From the Series: Decameron Relived
Piri was feeling sad and lonely. He was tired of always eating the same thing, and longed for the time before the hiders abandoned their fields and scattered into the bush. He also missed the songs they used to sing, before they became hiders, and the games the young ones used to play, when they lived in villages and still traveled by road. Sometimes, he felt a little frightened. Most of the time, he was just bored out of his mind.
Piri had flown up and down the country as an explorer of sorts, looking for tasty treats and trying to pass the time as he waited for things to come back to normal. Even the trees had stopped bearing fruit. Widows’ tears had corroded their roots. And the ants had burrowed so deep into the ground that he couldn’t even recall what they tasted like. Often all he could find to try appease his hunger were chilies. The ones that grow in this part of the world are off the Scoville scale, but all Piri could taste was their sweet sun-ripened flesh.
One morning, flying over Inhamarga, a deserted communal village that once straddled the main road, Piri defecated.
The seasons passed, but time seemed to stand still. The hiders were getting skinnier and skinnier; stinkier and stinkier. There also seemed to be fewer and fewer of them.
Then, after the rains one year, there was an announcement on the radio: the two enemies had signed a peace accord. No one knew for sure what that actually meant, but, little by little, some timidly came out of their hiding places, squinting and scarred. After all they had gone through, they weren’t too sanguine about the future.
When Piri flew over Inhamarga again, he spotted something different. Someone had built a house. And right behind this house stood a lush chili bush.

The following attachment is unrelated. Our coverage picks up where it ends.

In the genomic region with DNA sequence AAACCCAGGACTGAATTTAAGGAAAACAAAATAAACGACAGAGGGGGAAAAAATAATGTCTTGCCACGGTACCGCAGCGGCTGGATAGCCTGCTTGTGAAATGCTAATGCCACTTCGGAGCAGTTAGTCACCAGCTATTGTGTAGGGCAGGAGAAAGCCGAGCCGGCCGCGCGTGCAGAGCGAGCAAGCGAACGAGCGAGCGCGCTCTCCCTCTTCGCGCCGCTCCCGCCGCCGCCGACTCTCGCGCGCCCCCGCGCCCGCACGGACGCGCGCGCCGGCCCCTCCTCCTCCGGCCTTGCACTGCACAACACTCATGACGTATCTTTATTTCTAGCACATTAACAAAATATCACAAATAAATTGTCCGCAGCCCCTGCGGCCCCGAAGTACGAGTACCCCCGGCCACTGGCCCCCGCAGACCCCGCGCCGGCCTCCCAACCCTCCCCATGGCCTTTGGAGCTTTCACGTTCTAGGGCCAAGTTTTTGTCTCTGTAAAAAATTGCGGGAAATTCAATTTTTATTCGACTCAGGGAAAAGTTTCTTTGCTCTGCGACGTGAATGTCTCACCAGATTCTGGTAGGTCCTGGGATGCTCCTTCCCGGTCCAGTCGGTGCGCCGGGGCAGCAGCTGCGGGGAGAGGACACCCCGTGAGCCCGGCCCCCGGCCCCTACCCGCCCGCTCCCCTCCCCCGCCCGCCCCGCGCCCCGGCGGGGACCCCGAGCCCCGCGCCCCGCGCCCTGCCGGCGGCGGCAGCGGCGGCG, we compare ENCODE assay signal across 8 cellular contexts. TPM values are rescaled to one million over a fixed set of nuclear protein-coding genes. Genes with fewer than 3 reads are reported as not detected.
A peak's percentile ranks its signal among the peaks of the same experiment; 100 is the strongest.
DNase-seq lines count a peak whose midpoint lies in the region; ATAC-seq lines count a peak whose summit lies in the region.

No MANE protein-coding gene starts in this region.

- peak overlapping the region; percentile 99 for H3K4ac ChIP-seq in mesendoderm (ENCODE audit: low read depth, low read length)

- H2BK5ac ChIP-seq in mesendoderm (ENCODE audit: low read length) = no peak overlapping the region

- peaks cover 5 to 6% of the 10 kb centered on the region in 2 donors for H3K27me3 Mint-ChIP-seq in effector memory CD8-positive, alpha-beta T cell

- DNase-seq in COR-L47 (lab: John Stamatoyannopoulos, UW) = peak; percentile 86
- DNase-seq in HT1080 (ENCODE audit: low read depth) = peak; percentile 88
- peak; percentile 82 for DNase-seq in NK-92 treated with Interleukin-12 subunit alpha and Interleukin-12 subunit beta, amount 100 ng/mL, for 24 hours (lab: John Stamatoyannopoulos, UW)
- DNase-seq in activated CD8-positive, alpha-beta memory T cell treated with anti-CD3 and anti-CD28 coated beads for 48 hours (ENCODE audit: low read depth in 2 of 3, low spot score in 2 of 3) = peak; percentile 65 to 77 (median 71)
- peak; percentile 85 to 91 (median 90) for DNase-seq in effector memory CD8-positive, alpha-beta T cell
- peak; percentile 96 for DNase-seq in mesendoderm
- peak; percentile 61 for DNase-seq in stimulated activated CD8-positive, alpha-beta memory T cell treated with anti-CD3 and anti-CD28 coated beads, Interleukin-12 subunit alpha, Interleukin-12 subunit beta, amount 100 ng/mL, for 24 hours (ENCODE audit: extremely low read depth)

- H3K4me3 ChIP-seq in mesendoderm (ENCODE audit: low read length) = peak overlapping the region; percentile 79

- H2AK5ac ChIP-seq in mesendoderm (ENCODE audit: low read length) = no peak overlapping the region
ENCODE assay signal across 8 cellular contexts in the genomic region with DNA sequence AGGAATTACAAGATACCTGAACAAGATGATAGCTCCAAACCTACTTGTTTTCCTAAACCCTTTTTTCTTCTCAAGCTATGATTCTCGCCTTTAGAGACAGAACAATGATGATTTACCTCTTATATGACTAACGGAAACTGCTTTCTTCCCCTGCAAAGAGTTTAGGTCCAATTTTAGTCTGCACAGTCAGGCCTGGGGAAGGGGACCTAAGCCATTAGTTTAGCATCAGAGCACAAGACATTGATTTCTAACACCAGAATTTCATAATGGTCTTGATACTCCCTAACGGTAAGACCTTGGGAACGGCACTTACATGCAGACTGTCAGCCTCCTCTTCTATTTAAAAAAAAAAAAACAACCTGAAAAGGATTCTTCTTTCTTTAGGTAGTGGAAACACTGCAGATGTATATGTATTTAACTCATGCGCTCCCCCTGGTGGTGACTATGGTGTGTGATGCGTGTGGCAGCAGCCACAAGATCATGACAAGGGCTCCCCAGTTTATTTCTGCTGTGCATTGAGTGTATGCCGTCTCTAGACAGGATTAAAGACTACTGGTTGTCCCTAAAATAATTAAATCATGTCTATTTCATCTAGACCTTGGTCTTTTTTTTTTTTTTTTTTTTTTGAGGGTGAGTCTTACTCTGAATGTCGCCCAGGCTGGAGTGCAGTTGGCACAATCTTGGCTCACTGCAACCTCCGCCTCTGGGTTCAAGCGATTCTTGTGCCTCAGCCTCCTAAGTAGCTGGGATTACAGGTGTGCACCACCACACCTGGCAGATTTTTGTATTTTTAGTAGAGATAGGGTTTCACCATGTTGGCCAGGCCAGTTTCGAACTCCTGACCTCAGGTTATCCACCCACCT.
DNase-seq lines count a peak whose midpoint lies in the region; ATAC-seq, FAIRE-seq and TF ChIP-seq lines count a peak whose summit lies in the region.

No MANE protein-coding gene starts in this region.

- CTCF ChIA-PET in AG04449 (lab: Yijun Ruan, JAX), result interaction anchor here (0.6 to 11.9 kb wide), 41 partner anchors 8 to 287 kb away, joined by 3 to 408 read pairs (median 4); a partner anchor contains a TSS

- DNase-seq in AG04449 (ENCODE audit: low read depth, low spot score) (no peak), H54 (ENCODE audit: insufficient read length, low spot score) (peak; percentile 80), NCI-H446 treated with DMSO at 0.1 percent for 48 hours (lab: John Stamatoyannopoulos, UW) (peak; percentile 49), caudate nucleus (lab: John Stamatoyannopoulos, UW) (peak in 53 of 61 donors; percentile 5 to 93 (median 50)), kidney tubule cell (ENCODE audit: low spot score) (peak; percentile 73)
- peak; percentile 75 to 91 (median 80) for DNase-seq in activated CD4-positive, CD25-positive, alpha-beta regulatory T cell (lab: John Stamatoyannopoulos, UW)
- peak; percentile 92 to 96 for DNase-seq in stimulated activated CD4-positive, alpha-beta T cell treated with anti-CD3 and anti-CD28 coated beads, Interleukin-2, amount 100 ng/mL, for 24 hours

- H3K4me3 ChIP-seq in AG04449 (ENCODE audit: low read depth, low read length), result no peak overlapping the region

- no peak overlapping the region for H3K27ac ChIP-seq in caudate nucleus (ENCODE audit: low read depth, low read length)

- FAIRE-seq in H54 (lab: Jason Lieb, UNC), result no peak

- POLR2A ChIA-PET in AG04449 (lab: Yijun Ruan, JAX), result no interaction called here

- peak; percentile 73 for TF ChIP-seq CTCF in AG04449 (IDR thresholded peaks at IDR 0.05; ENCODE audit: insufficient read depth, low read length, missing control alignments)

Rachida and her husband had decided to open a small shop in Inhamarga, right by the side of the road. People were coming back with demobilization money and the couple saw an opportunity. It was potentially perilous to venture out so soon, but with so little left to lose, they decided it was worth the risk. They had lost their five children, their future walking sticks snatched away, just like that. By the end of the war, Rachida had cried all the tears that a body produces in a lifetime.
Rachida got up at dawn one morning to clear the overgrowth behind the shop. She had long stopped sleeping during the night. Only in the early afternoons, when it was too hot for anything of consequence to ever happen, would she sometimes give in to exhaustion. The work was demanding but also pleasantly rewarding. Shrubs had grown dense and tall—almost as tall as Rachida, who, machete in hand, plowed through the thick growth, as small beads of sweat formed on her temples and between her wilting breasts. The sun was only beginning to rise, drawing the silhouette of the palm trees around her, when she noticed the chili bush.
Rachida’s eyes started burning. The chili bush reminded her of her mother who used to love spicy food. The saying was that only drunkards liked chilies, but Rachida couldn’t quite recall why that was. She thought it was nonsense anyway. The bush had thousands of tiny bright red and green chilies pointing proudly towards the sky. Beacons of hope in a desolate land.
Rachida couldn’t quite remember her mother’s hot sauce recipe. The war had played tricks on her memory, embellishing some parts of the past while clouding others over completely. She could still hear her mother cooking. The rapid rasping of the coconut grater and the rhythmic thud of the mortar pounding ground nuts and cassava leaves. The war had forced women to cook quietly. She knew she would need lemon juice, a bit of oil, a few pinches of sea salt, and a lot of sun.
Nestled in a majestic mafureira, Piri looked over Rachida as she tweaked the proportions until the mixture was just right. Mesmerized, he fluffed his feathers. For the first time in sixteen years, Piri felt comfortable. He decided to stay in Inhamarga for a while longer.
Rachida then carefully poured the sauce into empty gin bottles which she left in the sun for a week or so. The sauce would help her swallow her food, especially on days when there was only plain rice to eat. Business was slow, but it was better than just sitting at home thinking. Rachida kept busy to stop thinking. Her husband relied on gin for that.